The Dagda Strikes Back

Thank you for listening to this episode!

Here you’ll find our notes, links to research and some personal highlights from your hosts. 

Welcome | fáilte 

In this episode we hear about the Dagda and how he strikes back against Cridenbel and Bres with the help of an otherworldly child. Meanwhile, Bres’s bad luck continues as the visit of a satirist doesn’t go the way he’d hoped.   We ask:

  • What was The Dagda’s role in myth and in the old pagan religion?
  • What rules around hospitality existed in  Brehon Law?
  • Did The Dagda represent a class of hospitalier called the Briugu?
  • Why were there laws governing satire in medieval Ireland?
  • Why should you offer  your guests a few biscuits with the cuppa?

The Dagda has had enough of Bres’s demands of his labour and Cridenbel’s demands of his hospitality. Now, with the help of a magical child and a satirist, The Dagda Strikes Back.

A cautionary tale outlining why you should always give your guests something decent with their cuppa.

Resources

  • The Second Battle of Moytura 
  • Ireland’s Immortals, A History of the Gods of Irish Myth – Mark Williams
  • Harp, Club and Cauldron, A Harvest of Knowledge (Lora O’Brien and Morpheus Ravenna ed)
  • A Cauldron of Abundance (from above book) by Chris Thompson and Isolde Ó’Brolcháin Carmody
  • A Guide to Early Irish Law – Fergus Kelly
  • Techno Viking 

credits

Written, presented and produced  by Marcas Ó hUiscín and Stephanie Ní Thiarnaigh. 

Music – Celtic Warrior by Damiano Baldoni (licensed under Creative Commons Attribution 4.0 public licence 

https://creativecommons.org/licenses/by/4.0/legalcode

All sounds cc licence from freesound.org (except Door – Stone – Large – by DWO Boyle attribution licence at freesound)

Episode 8: Dian Cecht and Nuada’s Silver Arm

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Irish Mythology Podcast

Deireadh Fómhair,  22, 2020

Episode 8

Dian Cecht and Nuada’s Silver Arm

Thank you for listening to this episode!

Here you’ll find our notes, links to research and some personal highlights from your hosts. 

Welcome | fáilte 

In this episode we hear about Dian Cecht and how he recruits  the smiths, Gobniu and Credne to help him create a new arm for the deposed Chieftan Nuada..  We ask:

  • What was Dian Cecht’s role in myth and in the old pagan religion?
  • What is Dian Cecht’s relationship to Brehon Law?
  • What makes Dian Cecht a symbol of the medical profession?
  • Why were Blacksmiths considered to have supernatural powers?
  • How do we resolve contradictions in medieval mythological texts?

Dian Cecht receives Ogma’s message and sets out to find a way of fighting back against Bres’s tyranny. He recruits the blacksmith Gobniu and the silversmith Credne to help him create a new arm for the former High Chief of the Gods, Nuada.

Resources

credits

Written, presented and produced  by Marcas Ó hUiscín and Stephanie Ní Thiarnaigh. 

Music – Celtic Warrior by Damiano Baldoni (licensed under Creative Commons Attribution 4.0 public licence 

https://creativecommons.org/licenses/by/4.0/legalcode

All sounds cc licence from freesound.org

Episode 6 Show Notes: The Druid that Killed John the Baptist

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Irish Mythology Podcast

Iúil 30, 2020

Episode 6

The Druid that Killed John the Baptist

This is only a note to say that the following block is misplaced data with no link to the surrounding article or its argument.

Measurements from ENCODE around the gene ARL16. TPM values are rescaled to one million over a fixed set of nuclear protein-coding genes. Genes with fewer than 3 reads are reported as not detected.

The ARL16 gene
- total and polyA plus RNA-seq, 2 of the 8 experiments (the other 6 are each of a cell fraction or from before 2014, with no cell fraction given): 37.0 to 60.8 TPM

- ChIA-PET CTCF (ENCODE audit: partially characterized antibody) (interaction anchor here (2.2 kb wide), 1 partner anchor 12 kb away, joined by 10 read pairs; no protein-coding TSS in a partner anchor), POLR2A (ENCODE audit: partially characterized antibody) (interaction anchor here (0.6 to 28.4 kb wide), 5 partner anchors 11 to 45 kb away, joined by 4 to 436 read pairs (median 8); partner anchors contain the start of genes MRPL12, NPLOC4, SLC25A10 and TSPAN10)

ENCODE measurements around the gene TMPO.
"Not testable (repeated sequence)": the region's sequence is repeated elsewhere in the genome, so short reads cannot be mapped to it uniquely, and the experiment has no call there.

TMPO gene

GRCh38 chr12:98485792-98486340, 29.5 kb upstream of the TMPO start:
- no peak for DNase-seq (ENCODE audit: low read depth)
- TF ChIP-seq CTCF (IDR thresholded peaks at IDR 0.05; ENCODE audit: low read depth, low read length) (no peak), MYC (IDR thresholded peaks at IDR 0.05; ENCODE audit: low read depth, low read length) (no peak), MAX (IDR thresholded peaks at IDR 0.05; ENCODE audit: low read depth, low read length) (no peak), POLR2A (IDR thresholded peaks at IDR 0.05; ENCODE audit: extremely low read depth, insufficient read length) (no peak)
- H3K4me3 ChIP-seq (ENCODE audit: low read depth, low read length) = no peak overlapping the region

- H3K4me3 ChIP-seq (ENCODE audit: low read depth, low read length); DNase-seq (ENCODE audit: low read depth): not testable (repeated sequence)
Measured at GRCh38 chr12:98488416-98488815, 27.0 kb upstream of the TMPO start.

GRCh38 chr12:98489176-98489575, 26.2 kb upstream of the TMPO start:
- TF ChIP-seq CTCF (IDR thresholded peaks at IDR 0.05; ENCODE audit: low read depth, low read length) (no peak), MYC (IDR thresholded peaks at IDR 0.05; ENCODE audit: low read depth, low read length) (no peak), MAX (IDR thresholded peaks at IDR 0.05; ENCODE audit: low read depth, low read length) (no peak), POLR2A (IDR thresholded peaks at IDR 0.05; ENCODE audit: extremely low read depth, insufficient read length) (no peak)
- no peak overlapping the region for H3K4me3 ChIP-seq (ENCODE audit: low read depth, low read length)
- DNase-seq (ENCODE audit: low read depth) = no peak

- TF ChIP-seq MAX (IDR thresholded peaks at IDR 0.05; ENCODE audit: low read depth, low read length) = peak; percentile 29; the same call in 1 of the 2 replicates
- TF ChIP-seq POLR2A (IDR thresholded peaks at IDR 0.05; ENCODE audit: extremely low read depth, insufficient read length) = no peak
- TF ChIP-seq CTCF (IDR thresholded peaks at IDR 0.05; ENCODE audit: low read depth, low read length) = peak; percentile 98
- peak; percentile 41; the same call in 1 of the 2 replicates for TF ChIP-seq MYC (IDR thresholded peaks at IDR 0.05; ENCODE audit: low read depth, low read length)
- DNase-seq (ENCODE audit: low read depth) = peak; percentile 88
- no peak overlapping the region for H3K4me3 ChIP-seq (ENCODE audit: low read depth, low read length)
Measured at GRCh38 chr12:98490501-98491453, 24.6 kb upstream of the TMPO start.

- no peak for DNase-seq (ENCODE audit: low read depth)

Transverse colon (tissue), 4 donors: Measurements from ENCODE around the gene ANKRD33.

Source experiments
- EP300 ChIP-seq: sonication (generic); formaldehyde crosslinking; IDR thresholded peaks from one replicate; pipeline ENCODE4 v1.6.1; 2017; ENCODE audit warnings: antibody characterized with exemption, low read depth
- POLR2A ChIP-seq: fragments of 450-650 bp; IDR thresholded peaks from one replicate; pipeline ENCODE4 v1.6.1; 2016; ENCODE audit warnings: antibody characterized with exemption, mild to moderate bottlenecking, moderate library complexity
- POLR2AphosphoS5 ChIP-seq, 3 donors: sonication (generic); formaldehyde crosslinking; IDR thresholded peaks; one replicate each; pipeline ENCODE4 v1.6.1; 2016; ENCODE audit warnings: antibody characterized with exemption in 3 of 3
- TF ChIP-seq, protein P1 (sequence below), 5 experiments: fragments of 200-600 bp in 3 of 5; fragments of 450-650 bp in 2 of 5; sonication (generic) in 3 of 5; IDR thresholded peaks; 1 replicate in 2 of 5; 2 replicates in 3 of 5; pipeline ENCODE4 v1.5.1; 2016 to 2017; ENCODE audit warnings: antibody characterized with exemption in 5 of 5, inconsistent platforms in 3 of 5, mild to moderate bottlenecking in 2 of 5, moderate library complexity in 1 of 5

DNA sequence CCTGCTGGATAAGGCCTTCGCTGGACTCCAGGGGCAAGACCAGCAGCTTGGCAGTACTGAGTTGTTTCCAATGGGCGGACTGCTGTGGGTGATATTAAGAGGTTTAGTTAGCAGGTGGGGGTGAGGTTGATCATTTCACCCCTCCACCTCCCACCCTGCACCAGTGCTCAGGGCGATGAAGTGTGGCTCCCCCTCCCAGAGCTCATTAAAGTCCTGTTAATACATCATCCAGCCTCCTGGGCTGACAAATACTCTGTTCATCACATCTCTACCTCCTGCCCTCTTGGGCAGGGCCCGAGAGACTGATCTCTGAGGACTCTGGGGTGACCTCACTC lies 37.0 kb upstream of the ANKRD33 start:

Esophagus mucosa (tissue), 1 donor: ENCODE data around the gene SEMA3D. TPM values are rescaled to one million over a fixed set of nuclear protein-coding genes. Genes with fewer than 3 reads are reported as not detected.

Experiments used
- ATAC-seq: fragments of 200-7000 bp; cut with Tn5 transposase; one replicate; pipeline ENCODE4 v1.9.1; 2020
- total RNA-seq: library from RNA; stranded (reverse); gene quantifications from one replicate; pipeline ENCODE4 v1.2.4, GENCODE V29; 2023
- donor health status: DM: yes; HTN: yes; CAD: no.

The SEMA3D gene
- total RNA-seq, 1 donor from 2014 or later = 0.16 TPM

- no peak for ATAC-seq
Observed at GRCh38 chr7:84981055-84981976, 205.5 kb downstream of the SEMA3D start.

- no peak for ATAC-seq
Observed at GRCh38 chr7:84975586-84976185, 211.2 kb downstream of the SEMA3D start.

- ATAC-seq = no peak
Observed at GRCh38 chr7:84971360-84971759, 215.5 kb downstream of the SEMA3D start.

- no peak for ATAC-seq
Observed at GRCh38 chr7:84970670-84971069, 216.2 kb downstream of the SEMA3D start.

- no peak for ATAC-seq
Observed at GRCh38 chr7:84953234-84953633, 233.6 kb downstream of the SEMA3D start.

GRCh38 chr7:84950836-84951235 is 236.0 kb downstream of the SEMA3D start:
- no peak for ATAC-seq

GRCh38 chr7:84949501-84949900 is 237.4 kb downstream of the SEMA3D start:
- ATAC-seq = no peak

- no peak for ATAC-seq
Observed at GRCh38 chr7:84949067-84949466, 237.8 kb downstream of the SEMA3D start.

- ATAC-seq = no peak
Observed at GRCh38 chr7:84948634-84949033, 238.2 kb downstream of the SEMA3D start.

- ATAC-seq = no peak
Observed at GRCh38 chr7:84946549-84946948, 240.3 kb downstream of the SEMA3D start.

Thank you for listening to this episode!

Here you’ll find our notes, links to research and some personal highlights from your hosts. 

Welcome | fáilte 

In this episode we hear about the druid Mog Ruith and his daughter Tlachtga travelling from County Kerry to the Middle East to study the magic of Simon Magus, and how on the way, Mog Ruith becomes the executioner of John the Baptist. We ask:

  • Who was Mog Ruith?
  • Why did he and his daughter, Tlachtga travel to the Middle East? 
  • Does this story have a hidden meaning that points to the early Irish Church’s struggles with both imported heresy and native paganism?
  • Why aren’t Mog Ruith and Tlachtga as well known as some other Irish Mythological figures?
  • Why did Mog Ruith behead John the Baptist?
  • Why were he and Tlachtga associated with Simon Magus?

We also talk about heresy, Roman influences in Iron Age Ireland, the oared wheel, and Kerry UFO sightings . 

Have you heard about the Druid, Mog Ruith and his most famous deed? I thought not. It’s not the sort of tale you would hear from a teacher or a priest.

Resources

  • Paice MacLeod, Sharon. Celtic Cosmology and the Otherworld. McFarland & Company, Inc. North Carolina, 2018.
  • The Holy Bible, ESV, Kindle Version.
  • The Siege of Knocklong
  • Smith, Andrew Phillip. John the Baptist and the Last Gnostics, The Secret History of the Mandaeans. Watkins, 2015.
  • The Nag Hammadi Scriptures. Ed. Marvin W. Meyer. Harper Collins E-Books.

credits

Written, presented and produced  by Marcas Ó hUiscín and Stephanie Ní Thiarnaigh. 

Music – Celtic Warrior by Damiano Baldoni (licensed under Creative Commons Attribution 4.0 public licence 

https://creativecommons.org/licenses/by/4.0/legalcode

Air traffic control audio courtesy of http://www.liveatc.net

All sounds cc or attribution licence.

Sounds on attribution licence from freesound.org – 

  • Dsound1977 – Night Cyprus Sea
  • Dymewiz – Footsteps (Snow, Sand)
  • Xserra – Abu Dhabi, arab drums + Tanger drums
  • csengeri – Storm 200408
  • Inspector J – Footsteps, stone.
  • hifijohn – abstract background music
  • pogmothoin – Bodhran
  • sonsbcnintercultural – Setar Alireza Farrokhzadi